It’s the near future. Humans are trying to reach out to extraterrestrial life. Veteran astronaut Roy McBride (Brad Pitt) is working high up on an antenna built with the sole purpose of trying to communicate with aliens. And when I mean high up, Roy is literally in full astronaut gear, as this thing reaches from the Earths surface, all the way up into space! Suddenly, a mysterious power surge hits the antenna, triggering a series of explosions and sending other astronaut workers tumbling. Roy manages to leap between a few levels in order to shut off the power, but he eventually has no choice other than abandon the structure and tumble down to Earth. Obviously, he makes it, but it’s an impressive, intense opening – beautifully staged and shot and indicative of the kind of quality to come for the rest of the movie.
Fully recovered, and ready for debriefing, Roy learns that the power surge is one of many which are now hitting the Earth and threatening the stability of the solar system. Furthermore, it is believed that Roy’s father, Clifford McBride (Tommy Lee Jones), who embarked on a deep space mission some 30 years ago, is responsible for the surges. All contact was lost with that ship and it’s crew 16 years into their mission, known as The Lima Project, and the source of these surges is the region surrounding Neptune. Roy has been selected to send a message to his father in the hopes that he might respond and help to prevent further catastrophic surges.
Roy is a loner, committed to his work above all else. In an early scene we see his wife (Liv Tyler) walking out on him while he carries out a psych evaluation for work. He comes across as cold, distant and uncaring, and his pessimistic narration throughout the movie gives us a real insight into his character and history. He’s proved that he can keep his cool under pressure, always maintaining a low blood pressure, but suddenly losing his father 30 years ago has obviously resulted in some serious daddy issues for Roy. Issues which these latest events now bring to the forefront.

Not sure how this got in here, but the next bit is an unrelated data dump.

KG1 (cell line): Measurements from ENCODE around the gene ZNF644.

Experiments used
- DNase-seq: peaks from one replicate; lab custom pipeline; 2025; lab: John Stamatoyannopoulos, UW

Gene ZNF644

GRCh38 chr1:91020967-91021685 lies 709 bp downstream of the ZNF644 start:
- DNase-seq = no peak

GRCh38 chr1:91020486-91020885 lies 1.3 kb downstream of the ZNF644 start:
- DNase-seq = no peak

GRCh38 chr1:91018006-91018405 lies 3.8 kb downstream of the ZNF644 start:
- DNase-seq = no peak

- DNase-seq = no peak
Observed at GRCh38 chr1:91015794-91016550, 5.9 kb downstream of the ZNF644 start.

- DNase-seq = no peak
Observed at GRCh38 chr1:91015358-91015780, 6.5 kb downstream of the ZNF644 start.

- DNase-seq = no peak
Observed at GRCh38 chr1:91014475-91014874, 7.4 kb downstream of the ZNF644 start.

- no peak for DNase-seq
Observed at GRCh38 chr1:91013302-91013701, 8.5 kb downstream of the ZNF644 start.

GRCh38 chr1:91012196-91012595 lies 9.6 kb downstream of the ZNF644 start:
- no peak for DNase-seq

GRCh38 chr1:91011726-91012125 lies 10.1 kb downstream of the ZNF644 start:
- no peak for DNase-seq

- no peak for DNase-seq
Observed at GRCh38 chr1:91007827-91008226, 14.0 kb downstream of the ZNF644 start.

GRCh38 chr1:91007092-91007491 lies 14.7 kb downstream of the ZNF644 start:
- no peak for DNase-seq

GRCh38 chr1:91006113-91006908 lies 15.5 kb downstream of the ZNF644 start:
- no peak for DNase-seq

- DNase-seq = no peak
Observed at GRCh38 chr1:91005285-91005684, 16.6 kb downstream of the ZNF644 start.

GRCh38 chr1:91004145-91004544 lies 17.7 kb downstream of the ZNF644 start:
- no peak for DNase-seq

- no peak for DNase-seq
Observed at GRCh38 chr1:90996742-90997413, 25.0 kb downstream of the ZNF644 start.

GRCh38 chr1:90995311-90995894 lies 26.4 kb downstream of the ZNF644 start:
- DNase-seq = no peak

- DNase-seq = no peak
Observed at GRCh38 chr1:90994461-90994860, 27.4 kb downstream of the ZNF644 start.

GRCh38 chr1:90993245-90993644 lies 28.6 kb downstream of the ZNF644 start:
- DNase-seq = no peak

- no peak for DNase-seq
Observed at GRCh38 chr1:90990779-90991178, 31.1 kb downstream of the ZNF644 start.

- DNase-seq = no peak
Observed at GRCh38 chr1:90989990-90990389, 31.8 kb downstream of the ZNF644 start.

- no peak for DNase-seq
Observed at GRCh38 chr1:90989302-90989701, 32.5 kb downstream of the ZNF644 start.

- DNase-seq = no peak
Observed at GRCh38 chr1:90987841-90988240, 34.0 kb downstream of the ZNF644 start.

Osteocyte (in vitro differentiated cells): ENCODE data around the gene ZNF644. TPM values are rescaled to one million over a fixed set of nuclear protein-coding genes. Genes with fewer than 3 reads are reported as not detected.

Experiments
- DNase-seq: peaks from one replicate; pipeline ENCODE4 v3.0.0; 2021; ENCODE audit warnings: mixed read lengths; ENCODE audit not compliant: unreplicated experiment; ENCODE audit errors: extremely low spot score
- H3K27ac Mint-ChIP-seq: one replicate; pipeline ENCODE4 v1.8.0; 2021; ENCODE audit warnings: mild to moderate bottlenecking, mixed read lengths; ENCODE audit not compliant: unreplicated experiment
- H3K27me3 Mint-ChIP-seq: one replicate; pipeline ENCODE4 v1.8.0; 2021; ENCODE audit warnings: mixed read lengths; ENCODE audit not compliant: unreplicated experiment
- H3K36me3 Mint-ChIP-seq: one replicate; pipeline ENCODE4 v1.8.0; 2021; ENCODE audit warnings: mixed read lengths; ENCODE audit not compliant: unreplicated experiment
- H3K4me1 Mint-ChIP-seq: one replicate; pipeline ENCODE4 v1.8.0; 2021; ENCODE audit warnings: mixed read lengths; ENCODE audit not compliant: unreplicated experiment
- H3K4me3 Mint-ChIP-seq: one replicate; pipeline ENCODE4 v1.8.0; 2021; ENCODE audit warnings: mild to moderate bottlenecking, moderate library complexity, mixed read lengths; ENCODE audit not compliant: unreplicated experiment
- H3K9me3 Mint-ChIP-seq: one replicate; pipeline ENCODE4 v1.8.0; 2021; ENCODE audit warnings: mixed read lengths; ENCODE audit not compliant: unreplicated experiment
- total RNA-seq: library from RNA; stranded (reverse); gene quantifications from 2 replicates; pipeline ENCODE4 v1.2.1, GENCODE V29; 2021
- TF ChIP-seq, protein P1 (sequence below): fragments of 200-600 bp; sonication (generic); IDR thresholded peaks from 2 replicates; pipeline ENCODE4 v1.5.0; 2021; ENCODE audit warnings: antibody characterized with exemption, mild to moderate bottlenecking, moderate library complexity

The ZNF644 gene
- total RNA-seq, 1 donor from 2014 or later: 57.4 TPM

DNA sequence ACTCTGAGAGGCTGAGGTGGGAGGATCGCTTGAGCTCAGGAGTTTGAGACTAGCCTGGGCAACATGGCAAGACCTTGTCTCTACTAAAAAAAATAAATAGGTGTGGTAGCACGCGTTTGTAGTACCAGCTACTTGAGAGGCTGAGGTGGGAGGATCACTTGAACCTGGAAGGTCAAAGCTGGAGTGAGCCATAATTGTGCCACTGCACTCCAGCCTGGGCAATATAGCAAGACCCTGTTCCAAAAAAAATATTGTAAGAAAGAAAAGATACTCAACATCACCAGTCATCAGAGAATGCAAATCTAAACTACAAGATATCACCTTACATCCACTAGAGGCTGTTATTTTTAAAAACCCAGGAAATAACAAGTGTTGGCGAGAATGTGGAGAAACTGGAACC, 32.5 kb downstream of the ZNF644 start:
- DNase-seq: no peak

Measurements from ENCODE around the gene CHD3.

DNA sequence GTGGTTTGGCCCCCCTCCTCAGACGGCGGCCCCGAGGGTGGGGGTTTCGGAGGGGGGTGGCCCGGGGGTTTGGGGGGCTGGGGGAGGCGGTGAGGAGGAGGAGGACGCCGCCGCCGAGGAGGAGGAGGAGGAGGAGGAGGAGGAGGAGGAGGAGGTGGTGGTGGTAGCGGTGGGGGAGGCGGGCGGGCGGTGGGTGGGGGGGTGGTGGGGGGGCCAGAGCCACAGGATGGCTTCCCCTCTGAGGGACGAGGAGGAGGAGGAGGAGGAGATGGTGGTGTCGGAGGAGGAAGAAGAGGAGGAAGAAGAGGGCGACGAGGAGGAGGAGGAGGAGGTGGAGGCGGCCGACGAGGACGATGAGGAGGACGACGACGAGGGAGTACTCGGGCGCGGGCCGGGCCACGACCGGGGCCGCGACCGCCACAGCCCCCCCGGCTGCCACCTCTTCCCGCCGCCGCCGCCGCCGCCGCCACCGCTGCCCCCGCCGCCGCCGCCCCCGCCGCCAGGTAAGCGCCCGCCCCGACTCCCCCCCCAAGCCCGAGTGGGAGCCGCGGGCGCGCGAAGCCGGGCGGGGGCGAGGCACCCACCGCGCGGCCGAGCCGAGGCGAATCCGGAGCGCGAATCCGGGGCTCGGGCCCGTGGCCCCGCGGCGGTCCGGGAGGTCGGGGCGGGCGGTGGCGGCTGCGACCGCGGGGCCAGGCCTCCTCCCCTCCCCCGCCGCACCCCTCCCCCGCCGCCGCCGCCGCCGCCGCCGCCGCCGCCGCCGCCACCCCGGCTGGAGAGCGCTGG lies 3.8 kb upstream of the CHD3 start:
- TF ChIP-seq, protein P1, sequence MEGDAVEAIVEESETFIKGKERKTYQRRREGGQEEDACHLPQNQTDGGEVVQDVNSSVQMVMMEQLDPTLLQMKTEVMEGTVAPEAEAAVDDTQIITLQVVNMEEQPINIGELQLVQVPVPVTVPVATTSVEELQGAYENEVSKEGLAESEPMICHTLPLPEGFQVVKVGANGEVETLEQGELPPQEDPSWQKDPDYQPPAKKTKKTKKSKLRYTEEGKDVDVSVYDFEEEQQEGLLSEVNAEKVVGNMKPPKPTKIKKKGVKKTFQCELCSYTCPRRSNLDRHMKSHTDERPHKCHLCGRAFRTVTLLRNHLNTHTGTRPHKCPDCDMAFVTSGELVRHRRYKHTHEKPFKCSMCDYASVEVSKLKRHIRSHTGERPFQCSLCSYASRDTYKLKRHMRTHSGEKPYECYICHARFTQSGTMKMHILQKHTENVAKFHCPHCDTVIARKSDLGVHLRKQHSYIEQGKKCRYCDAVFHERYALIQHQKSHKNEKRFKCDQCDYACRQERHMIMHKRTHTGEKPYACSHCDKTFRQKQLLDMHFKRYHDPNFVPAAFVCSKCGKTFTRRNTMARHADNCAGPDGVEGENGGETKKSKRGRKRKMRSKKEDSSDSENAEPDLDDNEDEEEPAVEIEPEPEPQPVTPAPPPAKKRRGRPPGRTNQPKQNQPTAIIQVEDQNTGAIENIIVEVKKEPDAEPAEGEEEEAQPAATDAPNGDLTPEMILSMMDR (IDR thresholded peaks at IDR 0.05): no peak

The message Roy must send to his father needs to be transmitted by laser from Mars to Neptune, so Roy must first travel to the moon and then onward to Mars. This being the near future, space travel has now been commercialised, so fairly easy to just hop on a flight, and the moon is now a hive of human activity – there’s even a Subway restaurant there for hungry travellers arriving from Earth! As Roy makes his way across the moon, to the rocket which will take him to Mars, we learn about it’s colonisation and the disputes that occur there involving the countries of Earth. Consequently, Roy’s journey is not without peril.
What is so incredible about the time we spend on the moon, and then Mars, is just how plausible and realistic it all feels. For the most part, I was totally mesmerised by it all – fully engrossed in what is an epic space adventure into the unknown, desperate to find out how it was all going to end. After emerging as one of the highlights of an otherwise disappointing movie recently in ‘Once Upon a Time in Hollywood’, Brad Pitt once again shows us just what a real star he is. Outstanding.
Despite the beautiful cinematography, the engrossing storyline and the occasional bursts of action though, Ad Astra is a real slow burn of a movie, which won’t be for everyone. What let the movie down for me was the last 20 minutes or so, which proved to be something of an anticlimax in my opinion. However, this is still an incredible movie, held together by an amazing actor and some beautiful visual storytelling.